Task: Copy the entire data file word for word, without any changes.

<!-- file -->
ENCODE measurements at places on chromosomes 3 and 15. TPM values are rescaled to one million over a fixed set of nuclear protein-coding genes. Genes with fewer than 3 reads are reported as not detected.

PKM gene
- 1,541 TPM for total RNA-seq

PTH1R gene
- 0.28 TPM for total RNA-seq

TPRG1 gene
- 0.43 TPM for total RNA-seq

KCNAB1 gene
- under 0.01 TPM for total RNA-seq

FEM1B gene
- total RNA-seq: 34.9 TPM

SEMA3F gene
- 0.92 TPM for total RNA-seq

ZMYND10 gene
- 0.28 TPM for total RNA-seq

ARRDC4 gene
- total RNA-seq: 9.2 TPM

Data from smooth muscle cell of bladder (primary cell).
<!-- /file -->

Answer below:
ENCODE measurements at places on chromosomes 3 and 15. TPM values are rescaled to one million over a fixed set of nuclear protein-coding genes. Genes with fewer than 3 reads are reported as not detected.

PKM gene
- 1,541 TPM for total RNA-seq

PTH1R gene
- 0.28 TPM for total RNA-seq

TPRG1 gene
- 0.43 TPM for total RNA-seq

KCNAB1 gene
- under 0.01 TPM for total RNA-seq

FEM1B gene
- total RNA-seq: 34.9 TPM

SEMA3F gene
- 0.92 TPM for total RNA-seq

ZMYND10 gene
- 0.28 TPM for total RNA-seq

ARRDC4 gene
- total RNA-seq: 9.2 TPM

Data from smooth muscle cell of bladder (primary cell).